Cypriots are not satisfied with their lot in life, a survey released on Wednesday showed in which 84 per cent of those questioned said they believe the level of corruption on the island to be very high.

At the same time, only 31 per cent said they were very satisfied with health services, 27 per cent for education, 18 per cent for social justice, 13 per cent for economic wellbeing and environment, 12 per cent for media freedom and a mere 5 per cent were happy with the level of participation in political life.

In the same poll, of 1,000 participants by an independent research organisation some 85 per cent said social responsibility and education respectively had an impact on their lives, followed by economic wellbeing at 83 per cent, 78 per cent said environment and labour market, digital access (73 per cent), corruption (69 per cent), gender equality (66 per cent), health (63 per cent), social justice (55 per cent) and participation in political life (30 per cent).

The results were presented during an event to launch a barometer in Cyprus that will measure how quality of life is perceived on the island.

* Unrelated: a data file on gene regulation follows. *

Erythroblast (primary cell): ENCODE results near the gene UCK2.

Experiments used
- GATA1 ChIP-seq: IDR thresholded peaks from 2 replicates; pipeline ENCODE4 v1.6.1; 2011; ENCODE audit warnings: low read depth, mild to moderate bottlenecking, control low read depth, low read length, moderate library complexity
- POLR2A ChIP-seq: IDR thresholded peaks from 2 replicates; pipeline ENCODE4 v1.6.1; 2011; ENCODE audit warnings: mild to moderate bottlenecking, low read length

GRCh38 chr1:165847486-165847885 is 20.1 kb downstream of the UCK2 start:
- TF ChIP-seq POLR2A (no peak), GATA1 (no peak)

The experts are seeking to find the measurable variables that can be used to define quality of life and what would be the benefit of developing a National Quality of Life Index for the development of policies and strategic decisions in the public and private sectors.

“Officially, there are no measurement tools to be able to know the real impact of these actions and whether these actions and synergies are having the desired or expected effect,” they said.

The Center for Social Innovation (CSI) and Oxygono have now developed a National Quality of Life Index for Cyprus (Cyprus Quality of Life Index).

The results of this index will be used, in cooperation with social partners, to develop policies, legislation, national strategies and actions that will contribute to a better functioning of the social, political and economic ecosystem.

The index will measure 14 aspects of the social and professional life of citizens in line with the Sustainable Development Goals (SDG’s) set by the United Nations in 2015. To gauge local sentiment, participants in the survey rated the impact each of the 14 aspects has on their lives, as well as their level of satisfaction today, five years ago (before the pandemic) and ten years ago (before the economic crisis).

Similar indexes in the EU include the Eurobarometer and the European Social Survey.

“The index will be released annually for use by all decision-makers, in the hope that the policies and strategies developed will be for the benefit of a better society where all citizens have the opportunity to improve their quality of life,” the team said.